The thing that is causing Donald Trump's surge in the polls is the same one that will ultimately confound him in his pursuit of the presidency: The fundamental nature of what happens when a private sector mogul collides with presidential pursuits.
Moguls have a few personality traits in common. For one, they have short attention spans. Politicians have to at least pretend to listen to constituents, not to mention engage in "sitzfleish," literally sitting on their rears for long periods of time, either at public meetings or committee hearings. Second, moguls are talkers and order-givers, not listeners.
The life experience of a mogul is very different from professional politicians. Moguls, especially those who run private companies, are absolute rulers. They give orders and people follow them, period. They speak bluntly and often without regard to how multiple audiences will feel about what they've said. The remark Mitt Romney made in 2012 suggesting that 47 percent of the American public were essentially leeching off of the government sunk his campaign, but it was also a classic mogul statement, the kind of thing that would resonate in a boardroom but not in the heartland.
Moguls make tough clients to advise because they tend to be surrounded by sycophants, which doesn't prepare them for situations that may be out of their core competency.
Take criticism, for example. Trump is known for suing people and organizations that get under his skin, especially those who he believes underestimate his wealth. His recently sued Univision for $500 million for pulling the Miss USA pageant. His laundry list of past lawsuits include his ex-wife Ivana, The New York Times, Trump Entertainment Resorts, the country of Scotland and Bill Maher.
You can do this kind of thing when you have subordinates, consultants and attorneys who will be more than willing to do whatever you ask, not to mention praise you for your brilliance on the way to the courthouse.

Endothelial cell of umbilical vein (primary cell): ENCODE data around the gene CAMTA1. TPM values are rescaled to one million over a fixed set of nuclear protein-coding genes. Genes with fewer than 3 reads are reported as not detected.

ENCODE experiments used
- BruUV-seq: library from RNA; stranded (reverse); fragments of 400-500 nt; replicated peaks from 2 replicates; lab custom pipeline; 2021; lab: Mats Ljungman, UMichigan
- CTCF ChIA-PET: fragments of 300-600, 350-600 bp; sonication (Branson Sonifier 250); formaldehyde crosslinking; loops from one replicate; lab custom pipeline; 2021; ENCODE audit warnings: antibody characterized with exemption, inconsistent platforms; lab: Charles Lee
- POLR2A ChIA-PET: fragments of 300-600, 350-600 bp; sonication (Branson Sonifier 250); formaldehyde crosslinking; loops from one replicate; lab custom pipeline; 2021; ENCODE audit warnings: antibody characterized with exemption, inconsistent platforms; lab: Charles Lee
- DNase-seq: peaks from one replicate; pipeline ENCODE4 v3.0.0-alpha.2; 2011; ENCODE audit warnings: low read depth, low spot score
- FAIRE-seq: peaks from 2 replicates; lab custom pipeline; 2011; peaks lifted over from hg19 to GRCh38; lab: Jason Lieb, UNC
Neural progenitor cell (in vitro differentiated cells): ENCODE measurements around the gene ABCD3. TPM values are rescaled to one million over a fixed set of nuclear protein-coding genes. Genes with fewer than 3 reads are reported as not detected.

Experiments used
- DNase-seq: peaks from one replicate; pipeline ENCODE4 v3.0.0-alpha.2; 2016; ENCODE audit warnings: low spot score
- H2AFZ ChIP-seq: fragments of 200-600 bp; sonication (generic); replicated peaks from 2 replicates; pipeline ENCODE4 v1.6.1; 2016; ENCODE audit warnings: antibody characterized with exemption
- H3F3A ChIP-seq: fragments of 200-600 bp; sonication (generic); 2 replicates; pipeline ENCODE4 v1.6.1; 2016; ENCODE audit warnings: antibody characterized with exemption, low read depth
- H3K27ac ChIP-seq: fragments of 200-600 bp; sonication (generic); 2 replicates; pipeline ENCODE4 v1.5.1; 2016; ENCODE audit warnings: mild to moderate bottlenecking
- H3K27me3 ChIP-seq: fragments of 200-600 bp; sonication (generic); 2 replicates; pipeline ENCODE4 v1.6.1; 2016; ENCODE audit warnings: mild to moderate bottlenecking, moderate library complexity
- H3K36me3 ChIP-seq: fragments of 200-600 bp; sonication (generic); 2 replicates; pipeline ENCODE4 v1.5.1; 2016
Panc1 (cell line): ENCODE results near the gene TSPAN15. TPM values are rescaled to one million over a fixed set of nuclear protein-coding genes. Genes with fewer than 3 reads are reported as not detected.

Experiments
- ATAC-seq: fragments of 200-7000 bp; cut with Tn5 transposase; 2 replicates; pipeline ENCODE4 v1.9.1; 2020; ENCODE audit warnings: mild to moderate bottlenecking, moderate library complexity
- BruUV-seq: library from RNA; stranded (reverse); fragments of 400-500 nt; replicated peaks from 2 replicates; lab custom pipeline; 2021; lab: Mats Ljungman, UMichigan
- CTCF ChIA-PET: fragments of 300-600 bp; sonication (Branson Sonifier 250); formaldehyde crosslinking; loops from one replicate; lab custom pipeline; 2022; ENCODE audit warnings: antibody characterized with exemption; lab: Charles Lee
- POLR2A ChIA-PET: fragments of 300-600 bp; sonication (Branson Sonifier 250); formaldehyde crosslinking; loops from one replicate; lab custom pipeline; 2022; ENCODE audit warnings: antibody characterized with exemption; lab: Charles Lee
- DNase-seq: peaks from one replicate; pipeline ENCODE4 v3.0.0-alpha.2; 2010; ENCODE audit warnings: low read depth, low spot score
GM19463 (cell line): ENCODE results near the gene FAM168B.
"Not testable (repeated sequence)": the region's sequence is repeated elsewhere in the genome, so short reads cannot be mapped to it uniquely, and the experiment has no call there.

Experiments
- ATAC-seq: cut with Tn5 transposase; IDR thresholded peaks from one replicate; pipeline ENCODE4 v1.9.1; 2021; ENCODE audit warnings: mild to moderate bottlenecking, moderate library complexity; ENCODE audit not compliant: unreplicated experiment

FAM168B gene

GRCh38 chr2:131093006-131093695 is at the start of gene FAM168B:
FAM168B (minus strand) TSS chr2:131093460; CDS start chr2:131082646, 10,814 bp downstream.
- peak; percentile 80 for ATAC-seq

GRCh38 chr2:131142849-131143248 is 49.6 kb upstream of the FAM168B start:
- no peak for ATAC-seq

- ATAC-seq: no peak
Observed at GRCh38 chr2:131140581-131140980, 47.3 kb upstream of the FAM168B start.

Moguls instinctively view the rest of humanity as vassals, not constituents. This causes trouble when they have to meet with journalists, politicians or the general public. They wrongly believe that a tough journalist from a news program like 60 Minutes will be awestruck to be in their presence. As more than a few moguls have learned when meeting up with the likes of the late Mike Wallace or Brian Ross, these journalists aren't remotely impressed with them and won't hesitate to attack if given good ammunition.
Criticism, of course, hurts. No sane person enjoys it. But liking criticism isn't the point. Processing and learning from criticism is.
As for Trump, he is an opposition advisor's dream. All an opponent needs to do to make Trump lose his mind is to publicly estimate his net worth as being relatively low insofar as billionaires go. So central to Trump's identity is the idee fix that he is a uber-mega-multi-billionaire that an opponent need to do nothing more than keep poking him about it then let the cameras and his thin skin do the rest.
I have long felt that the unspoken objective of the presidential sweepstakes is to see how well a candidate withstands his or her beating. Trump's shoot-from-the-hip style is appealing to many at the moment, but outspokenness can quickly devolve into tantrum, which will eventually become a problem on the way to the Oval Office.
In the meantime, Trump's appeal will continue to be this: In an age when we all have to watch what we say for fear of being instantaneously declared "haters," Trump will say anything. In the end, it won't make him president but he'll definitely remain America's Ringmaster-in-Chief.